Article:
The Monks frontman Gary Burger has died, aged 70.
The singer lost his battle with pancreatic cancer on 14 March (14).
Burger began his career in a band called the Torquays, which he formed in the 1960s along with a group of fellow U.S. soldiers while stationed in Germany. They later changed their name to The Monks and shaved circles into their hair and adopted cassock-style costumes.
The cult rock group was known for its individual sound which was considered a precursor to the punk movement. They toured with acts including Jimi Hendrix, The Kinks and The Troggs, but only released one album, 1966's Black Monk Time, before splitting in the late 1960s.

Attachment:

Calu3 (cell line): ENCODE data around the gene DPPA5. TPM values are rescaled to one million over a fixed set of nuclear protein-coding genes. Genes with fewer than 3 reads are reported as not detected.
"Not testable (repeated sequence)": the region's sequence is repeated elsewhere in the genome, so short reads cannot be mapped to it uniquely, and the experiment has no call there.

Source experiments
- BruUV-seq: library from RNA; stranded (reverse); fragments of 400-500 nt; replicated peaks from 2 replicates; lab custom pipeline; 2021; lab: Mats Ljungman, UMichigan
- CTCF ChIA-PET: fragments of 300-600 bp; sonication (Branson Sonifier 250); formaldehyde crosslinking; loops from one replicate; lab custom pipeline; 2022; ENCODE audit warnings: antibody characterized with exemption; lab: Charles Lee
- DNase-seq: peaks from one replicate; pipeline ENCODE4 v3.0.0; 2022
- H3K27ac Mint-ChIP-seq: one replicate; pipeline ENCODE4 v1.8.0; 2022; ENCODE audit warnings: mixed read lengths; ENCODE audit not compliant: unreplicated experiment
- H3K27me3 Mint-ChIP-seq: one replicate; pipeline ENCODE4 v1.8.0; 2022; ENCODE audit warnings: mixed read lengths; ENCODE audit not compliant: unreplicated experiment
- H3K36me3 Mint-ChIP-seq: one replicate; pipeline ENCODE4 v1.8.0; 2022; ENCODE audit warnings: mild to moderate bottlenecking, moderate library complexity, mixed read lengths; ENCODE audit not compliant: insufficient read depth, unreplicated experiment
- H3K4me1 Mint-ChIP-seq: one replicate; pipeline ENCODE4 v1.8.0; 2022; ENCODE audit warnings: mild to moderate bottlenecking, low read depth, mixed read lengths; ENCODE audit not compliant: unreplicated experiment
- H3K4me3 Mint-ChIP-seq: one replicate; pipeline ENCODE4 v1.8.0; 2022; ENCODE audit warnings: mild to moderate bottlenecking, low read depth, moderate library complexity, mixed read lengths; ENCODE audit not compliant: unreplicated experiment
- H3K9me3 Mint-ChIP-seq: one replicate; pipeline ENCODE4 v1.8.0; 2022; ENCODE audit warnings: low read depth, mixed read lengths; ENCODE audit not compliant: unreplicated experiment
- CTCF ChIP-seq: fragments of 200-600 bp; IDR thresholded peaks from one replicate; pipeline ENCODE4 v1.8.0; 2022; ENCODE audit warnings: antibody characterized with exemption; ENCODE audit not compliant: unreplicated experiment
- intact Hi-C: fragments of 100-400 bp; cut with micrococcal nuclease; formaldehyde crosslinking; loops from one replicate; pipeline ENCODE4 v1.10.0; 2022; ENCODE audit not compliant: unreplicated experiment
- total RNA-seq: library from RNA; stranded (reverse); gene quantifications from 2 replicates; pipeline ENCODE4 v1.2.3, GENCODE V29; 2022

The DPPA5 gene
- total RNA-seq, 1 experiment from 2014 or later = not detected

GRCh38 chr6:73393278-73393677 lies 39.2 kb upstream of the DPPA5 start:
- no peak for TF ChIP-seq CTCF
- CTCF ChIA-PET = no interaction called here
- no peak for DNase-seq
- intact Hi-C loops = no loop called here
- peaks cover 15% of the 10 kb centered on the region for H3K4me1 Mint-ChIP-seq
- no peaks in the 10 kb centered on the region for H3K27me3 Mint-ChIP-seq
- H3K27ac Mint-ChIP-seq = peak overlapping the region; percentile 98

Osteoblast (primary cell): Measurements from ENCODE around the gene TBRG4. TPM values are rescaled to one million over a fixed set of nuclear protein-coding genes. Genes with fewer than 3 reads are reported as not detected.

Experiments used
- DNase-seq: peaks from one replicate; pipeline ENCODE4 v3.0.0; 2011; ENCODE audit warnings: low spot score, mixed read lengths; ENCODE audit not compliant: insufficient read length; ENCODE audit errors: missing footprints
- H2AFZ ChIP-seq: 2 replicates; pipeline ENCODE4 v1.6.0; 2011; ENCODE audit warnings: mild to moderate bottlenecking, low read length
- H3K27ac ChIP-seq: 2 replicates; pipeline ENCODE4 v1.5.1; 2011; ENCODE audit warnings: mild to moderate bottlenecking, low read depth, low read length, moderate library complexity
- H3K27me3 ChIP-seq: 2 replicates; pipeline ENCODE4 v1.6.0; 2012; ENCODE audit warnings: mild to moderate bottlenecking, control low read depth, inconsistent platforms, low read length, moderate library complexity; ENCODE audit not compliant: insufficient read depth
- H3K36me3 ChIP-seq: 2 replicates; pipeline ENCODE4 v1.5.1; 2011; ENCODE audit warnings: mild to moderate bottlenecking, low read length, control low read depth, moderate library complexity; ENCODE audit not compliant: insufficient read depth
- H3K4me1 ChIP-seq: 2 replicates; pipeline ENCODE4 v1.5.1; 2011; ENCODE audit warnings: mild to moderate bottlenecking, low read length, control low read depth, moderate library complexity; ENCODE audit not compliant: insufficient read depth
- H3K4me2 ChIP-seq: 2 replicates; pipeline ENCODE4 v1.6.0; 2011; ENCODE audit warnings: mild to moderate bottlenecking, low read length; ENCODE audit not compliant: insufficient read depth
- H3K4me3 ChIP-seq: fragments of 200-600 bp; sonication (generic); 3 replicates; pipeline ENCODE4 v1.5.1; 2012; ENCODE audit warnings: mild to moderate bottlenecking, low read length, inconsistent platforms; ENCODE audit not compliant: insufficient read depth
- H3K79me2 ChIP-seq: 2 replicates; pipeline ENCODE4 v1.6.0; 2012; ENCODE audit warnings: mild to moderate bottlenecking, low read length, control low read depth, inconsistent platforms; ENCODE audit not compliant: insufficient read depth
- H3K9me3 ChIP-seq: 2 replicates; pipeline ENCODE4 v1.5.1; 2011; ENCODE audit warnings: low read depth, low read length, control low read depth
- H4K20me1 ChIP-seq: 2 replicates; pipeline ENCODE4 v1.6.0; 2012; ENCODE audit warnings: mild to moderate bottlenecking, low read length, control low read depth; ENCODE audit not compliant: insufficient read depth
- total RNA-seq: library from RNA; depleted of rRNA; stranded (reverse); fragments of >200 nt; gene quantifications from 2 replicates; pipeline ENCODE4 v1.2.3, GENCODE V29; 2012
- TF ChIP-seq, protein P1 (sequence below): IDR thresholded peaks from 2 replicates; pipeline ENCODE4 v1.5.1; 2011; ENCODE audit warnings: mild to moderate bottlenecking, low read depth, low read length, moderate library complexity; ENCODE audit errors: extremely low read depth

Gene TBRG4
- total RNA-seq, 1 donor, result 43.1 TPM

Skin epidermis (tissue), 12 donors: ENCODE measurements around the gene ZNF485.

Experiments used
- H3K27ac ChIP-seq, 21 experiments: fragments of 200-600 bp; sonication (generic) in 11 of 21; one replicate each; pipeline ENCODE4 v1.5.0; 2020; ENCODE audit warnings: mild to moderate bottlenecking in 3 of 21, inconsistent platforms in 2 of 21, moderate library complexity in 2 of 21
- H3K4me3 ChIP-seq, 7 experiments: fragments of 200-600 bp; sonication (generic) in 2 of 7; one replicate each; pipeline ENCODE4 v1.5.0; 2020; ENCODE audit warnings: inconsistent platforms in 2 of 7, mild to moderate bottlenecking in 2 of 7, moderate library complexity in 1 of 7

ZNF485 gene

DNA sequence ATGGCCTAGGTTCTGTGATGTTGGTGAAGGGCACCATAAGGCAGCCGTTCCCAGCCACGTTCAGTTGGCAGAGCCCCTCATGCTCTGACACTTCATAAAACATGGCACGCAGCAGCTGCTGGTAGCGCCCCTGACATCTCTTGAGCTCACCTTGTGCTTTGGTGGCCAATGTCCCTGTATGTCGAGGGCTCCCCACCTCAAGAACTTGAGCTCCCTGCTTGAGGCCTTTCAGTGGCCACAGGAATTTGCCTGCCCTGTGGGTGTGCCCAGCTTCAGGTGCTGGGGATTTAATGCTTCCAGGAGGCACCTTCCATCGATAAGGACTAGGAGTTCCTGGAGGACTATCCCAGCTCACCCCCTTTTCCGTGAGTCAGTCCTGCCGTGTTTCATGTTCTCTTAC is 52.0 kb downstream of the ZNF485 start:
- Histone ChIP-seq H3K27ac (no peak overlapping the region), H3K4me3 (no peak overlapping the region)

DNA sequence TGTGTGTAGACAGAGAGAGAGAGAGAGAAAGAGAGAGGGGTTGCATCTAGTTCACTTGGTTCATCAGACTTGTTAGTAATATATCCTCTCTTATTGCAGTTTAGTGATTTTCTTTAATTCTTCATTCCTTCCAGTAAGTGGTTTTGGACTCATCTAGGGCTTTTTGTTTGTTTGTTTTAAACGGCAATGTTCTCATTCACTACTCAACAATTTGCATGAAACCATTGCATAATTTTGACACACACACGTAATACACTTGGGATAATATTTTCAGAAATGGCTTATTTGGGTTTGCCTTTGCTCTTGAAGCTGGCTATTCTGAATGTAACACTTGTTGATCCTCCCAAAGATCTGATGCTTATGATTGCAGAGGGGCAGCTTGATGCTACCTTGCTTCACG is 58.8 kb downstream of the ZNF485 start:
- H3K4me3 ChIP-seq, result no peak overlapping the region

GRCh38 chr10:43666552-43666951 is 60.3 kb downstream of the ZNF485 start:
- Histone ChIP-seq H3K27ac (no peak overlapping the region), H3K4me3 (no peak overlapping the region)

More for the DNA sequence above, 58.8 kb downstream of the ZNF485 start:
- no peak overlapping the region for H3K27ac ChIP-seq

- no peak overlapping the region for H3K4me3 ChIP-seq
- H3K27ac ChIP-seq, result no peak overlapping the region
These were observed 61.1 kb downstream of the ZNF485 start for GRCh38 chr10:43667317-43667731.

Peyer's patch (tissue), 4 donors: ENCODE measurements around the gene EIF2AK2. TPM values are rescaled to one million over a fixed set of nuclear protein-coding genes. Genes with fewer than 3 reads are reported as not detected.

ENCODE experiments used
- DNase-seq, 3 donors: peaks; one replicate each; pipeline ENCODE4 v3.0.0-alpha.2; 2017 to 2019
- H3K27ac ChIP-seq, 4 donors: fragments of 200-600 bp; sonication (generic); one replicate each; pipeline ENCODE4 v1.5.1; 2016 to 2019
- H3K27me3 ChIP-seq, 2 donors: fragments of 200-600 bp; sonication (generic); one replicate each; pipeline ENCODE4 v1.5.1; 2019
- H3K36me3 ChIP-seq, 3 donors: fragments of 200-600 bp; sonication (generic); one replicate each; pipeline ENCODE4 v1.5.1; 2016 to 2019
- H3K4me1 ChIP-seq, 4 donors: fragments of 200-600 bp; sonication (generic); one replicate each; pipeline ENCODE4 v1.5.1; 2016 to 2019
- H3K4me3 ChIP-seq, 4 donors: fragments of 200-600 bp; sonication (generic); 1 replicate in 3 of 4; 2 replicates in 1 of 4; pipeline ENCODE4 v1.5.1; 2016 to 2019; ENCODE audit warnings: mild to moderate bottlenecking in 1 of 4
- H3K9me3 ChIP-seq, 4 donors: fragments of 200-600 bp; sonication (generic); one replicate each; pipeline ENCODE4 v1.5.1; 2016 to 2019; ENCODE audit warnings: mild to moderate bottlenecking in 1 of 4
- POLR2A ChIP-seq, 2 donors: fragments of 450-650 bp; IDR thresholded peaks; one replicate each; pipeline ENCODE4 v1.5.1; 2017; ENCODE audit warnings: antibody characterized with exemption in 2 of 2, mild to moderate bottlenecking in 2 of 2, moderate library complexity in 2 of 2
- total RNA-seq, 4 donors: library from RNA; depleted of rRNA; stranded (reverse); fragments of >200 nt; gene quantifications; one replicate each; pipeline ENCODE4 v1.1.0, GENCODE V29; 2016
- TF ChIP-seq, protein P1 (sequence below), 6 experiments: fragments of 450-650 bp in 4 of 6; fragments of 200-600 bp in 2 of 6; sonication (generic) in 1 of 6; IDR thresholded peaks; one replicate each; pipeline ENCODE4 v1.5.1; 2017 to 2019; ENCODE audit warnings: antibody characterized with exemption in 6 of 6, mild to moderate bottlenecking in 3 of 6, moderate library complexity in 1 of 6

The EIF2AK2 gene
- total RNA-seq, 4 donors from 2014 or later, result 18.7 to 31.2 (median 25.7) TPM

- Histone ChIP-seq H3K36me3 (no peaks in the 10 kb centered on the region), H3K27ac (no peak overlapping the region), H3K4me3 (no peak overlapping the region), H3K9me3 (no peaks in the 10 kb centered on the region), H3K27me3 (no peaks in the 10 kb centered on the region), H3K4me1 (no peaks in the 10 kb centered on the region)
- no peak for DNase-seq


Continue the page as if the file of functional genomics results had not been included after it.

They were hailed as a major influence by later bands including the Beastie Boys, Green Day and the White Stripes, and one of their songs was featured in the Cohen brothers' movie The Big Lebowski in 1998, prompting a reunion in 1999 which was halted by the death of drummer Roger Johnston in 2004.
The Monks were the subject of a documentary film, Monks: The Transatlantic Feedback, and a tribute album which featured acts including Gossip and British rockers The Fall, who recorded with Burger.
In his later years, Burger served as mayor of Turtle River, a city in Minnesota.
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